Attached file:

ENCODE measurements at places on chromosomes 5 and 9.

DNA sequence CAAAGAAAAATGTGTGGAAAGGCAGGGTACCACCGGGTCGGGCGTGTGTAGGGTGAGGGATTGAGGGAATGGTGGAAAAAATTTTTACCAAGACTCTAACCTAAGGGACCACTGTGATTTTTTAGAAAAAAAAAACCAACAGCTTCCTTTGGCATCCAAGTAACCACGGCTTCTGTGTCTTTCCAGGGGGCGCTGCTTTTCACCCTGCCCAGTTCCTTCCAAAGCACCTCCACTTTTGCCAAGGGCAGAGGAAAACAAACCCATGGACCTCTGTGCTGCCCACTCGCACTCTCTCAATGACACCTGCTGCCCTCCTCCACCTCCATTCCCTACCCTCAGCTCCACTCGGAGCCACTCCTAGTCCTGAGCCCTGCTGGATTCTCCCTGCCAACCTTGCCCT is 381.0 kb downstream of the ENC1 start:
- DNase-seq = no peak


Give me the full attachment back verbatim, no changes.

ENCODE measurements at places on chromosomes 5 and 9.

DNA sequence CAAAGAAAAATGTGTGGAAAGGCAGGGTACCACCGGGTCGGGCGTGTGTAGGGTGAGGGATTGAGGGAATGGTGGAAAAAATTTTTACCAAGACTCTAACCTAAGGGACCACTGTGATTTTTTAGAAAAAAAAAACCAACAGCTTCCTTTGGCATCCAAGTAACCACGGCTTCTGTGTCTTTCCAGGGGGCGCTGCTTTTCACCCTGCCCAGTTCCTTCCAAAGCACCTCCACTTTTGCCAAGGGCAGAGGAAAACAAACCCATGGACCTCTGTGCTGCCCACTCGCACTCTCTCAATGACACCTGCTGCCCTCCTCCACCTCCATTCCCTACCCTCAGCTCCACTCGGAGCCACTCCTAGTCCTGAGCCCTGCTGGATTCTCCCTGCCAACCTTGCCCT is 381.0 kb downstream of the ENC1 start:
- DNase-seq = no peak